Kojo Nnamdi (‘98) Radio Host, WAMU 88.5 and Howard Ross (’91), Founding Partner, Udarta Consulting
November 1, 2019
“It’s important for all of us to hear different perspectives. To have difficult conversations. That’s something that happens at LGW all the time. But in the rest of the world, it’s rare.”
For all his life, Howard Ross (’91) has been involved in advocating for social justice. Having built a career on the subject of unconscious bias, Howard’s expert advice has helped hundreds of organizations examine diversity and inclusion within their cultures. LGW is no exception. After partnering with LGW on a formative exploration of the role of race in LGW’s identity, membership and programming, Howard was asked to apply his considerable talents as a Signature Program facilitator. Here he met one of DC’s most famous voices and minds: radio journalist, Kojo Nnamdi (‘98).
Even for LGW, 1998 was an impressive class. Kojo was joined by future mayor Anthony Williams, former Mayoral Chief of Staff, Barry Campbell and current LGW Board Chair Mahan Tavakoli among others. But, even still, Kojo stood out to Howard.
“I had listened to Kojo on WMAL for years and was already a fan. What struck me was his incredible humility and listening skills. He is an active learner and while many might see him as a “star,” he is just a really great, really smart guy.”
So in 2005, when Kojo invited Howard to join The Kojo Nnamdi Show, he was excited. And so was Kojo. In the wake of Hurricane Katrina, Howard had penned a blog about the impact of unconscious bias related to hurricane Katrina. Ross argued that the response of the government to the needs of the community in New Orleans was dramatically impacted by the race and socioeconomic status of the people who were affected, and that unconscious bias was rampant in that response. A colleague left the blog on Kojo’s desk and, intrigued, Kojo invited Howard on the show to discuss it.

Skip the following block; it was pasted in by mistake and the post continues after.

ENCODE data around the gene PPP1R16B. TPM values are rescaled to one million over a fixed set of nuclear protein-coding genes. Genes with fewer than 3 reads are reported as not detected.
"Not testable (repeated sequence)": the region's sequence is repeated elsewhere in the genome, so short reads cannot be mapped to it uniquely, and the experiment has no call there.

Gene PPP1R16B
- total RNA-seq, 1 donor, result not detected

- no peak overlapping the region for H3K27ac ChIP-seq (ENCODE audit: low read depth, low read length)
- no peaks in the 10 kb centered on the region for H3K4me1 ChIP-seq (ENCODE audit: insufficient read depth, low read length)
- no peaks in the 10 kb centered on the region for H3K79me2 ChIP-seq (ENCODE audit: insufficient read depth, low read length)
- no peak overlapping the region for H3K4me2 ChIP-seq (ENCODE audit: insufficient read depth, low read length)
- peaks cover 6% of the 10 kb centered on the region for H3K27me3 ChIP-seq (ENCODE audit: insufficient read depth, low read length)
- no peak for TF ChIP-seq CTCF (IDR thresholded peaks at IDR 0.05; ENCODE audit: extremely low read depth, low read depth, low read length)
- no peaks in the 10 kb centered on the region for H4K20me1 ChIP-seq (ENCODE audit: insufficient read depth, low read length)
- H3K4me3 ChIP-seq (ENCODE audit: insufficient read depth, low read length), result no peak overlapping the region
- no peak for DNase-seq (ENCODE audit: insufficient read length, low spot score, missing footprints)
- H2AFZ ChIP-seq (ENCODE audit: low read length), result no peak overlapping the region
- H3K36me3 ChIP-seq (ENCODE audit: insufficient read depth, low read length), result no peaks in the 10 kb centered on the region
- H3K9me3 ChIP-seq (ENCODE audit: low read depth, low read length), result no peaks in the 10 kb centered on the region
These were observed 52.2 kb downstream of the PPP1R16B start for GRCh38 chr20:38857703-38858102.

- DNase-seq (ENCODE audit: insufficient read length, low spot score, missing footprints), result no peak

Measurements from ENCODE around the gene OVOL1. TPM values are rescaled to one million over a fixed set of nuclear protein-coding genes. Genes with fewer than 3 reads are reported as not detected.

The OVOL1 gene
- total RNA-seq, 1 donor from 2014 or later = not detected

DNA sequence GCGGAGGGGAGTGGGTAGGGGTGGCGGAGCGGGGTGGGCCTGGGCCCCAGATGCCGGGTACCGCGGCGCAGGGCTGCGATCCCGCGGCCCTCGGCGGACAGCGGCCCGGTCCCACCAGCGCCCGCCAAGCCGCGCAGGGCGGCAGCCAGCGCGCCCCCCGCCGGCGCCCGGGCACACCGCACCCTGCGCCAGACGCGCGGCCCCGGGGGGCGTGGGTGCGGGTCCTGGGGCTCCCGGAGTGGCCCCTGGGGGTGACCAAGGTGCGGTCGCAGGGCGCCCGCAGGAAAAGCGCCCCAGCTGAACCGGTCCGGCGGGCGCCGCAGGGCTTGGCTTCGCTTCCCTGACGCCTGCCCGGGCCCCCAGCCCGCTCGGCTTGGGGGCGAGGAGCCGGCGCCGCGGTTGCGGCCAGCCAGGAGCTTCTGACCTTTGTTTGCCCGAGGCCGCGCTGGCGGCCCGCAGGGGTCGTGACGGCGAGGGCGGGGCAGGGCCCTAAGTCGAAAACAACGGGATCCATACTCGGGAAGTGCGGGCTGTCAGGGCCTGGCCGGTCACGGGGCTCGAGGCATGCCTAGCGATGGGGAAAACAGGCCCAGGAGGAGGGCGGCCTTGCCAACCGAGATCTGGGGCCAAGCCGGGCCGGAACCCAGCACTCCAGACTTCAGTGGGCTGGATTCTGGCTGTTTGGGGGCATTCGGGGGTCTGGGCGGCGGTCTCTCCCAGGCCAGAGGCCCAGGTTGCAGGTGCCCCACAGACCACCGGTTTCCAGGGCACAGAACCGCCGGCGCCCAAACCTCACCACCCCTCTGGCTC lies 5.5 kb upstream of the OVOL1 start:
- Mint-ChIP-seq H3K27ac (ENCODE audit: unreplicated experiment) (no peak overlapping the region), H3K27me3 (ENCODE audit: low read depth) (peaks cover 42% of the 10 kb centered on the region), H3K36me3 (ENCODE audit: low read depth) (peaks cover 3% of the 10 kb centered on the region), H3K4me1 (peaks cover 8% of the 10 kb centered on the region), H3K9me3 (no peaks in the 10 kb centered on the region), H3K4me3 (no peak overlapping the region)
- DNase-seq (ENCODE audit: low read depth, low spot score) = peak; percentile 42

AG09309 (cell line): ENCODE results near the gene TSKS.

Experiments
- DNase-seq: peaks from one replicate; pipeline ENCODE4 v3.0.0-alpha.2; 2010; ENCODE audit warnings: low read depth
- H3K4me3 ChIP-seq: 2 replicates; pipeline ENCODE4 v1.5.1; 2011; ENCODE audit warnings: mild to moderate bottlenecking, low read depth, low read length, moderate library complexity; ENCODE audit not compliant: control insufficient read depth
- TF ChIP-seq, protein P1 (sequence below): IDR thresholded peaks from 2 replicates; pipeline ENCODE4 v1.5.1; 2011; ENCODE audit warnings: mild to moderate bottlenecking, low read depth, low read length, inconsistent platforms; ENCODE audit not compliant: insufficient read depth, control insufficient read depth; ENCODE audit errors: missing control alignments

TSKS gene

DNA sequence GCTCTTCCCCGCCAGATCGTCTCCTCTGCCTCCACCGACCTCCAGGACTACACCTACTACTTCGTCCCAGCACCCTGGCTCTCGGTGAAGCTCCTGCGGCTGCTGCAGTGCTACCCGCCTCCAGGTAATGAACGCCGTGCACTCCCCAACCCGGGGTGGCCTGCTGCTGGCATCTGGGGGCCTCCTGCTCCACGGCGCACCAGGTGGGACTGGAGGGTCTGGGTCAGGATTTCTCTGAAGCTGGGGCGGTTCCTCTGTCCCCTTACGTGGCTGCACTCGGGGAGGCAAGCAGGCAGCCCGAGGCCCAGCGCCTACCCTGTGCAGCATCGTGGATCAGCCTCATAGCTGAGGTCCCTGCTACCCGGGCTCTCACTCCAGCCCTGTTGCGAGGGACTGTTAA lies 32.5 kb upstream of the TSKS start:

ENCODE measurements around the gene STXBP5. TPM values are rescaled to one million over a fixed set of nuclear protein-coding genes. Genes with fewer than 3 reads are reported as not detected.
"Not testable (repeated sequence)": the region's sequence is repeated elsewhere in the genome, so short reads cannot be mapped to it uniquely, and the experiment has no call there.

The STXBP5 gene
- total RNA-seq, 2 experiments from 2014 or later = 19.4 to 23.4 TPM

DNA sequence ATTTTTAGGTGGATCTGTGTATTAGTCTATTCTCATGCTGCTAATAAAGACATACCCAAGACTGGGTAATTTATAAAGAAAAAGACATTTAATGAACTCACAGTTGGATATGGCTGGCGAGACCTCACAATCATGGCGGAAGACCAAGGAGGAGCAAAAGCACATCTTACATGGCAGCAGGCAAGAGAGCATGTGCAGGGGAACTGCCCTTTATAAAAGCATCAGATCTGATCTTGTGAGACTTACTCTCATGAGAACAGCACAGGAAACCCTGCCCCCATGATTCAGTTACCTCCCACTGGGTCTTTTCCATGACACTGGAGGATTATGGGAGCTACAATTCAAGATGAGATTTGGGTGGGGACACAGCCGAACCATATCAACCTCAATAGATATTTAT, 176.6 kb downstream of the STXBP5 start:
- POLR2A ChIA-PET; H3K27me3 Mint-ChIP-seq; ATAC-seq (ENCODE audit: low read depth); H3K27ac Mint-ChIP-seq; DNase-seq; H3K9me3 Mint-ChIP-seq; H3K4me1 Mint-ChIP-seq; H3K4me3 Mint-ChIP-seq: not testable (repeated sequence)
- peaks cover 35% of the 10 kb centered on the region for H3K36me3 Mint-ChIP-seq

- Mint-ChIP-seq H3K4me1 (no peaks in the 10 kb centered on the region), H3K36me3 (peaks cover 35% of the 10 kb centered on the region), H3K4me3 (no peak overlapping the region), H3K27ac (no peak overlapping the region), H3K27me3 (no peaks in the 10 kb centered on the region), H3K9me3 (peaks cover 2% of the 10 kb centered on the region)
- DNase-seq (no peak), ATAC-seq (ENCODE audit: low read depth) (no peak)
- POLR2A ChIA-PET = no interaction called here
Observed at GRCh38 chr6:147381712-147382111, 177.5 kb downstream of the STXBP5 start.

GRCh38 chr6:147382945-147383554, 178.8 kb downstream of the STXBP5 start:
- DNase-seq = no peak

Needless to say, the show was a success. And it was followed by more than a hundred more. For the next ten years, every month Kojo and Howard joined forces to discuss an issue related to race. Sometimes the topics were inspired by current events -- for example, how our biases might affect our views on that summer’s Olympics. Other times, topics were related to something Howard was writing about or studying, like the effect our fragmented media environment has on the way we discuss culture and race.
For Howard, the most rewarding part of the show was opening up the discussions to listeners. And while the vast majority of those callers reflected NPR’s largely progressive following, occasionally Howard and Kojo would have the chance to speak with someone from the other end of the political spectrum.
“I loved those discussions,” recounts Howard. “It’s important for all of us to hear different perspectives. To have difficult conversations. That’s something that happens at LGW all the time. But in the rest of the world, it’s rare.”